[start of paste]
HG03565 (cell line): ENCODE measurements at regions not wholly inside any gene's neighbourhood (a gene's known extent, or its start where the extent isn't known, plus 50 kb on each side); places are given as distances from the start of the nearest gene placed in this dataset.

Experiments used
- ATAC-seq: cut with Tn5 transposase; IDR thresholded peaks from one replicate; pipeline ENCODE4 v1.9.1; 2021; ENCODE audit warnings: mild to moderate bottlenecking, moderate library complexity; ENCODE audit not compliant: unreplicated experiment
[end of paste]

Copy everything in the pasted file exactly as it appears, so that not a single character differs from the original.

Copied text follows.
HG03565 (cell line): ENCODE measurements at regions not wholly inside any gene's neighbourhood (a gene's known extent, or its start where the extent isn't known, plus 50 kb on each side); places are given as distances from the start of the nearest gene placed in this dataset.

Experiments used
- ATAC-seq: cut with Tn5 transposase; IDR thresholded peaks from one replicate; pipeline ENCODE4 v1.9.1; 2021; ENCODE audit warnings: mild to moderate bottlenecking, moderate library complexity; ENCODE audit not compliant: unreplicated experiment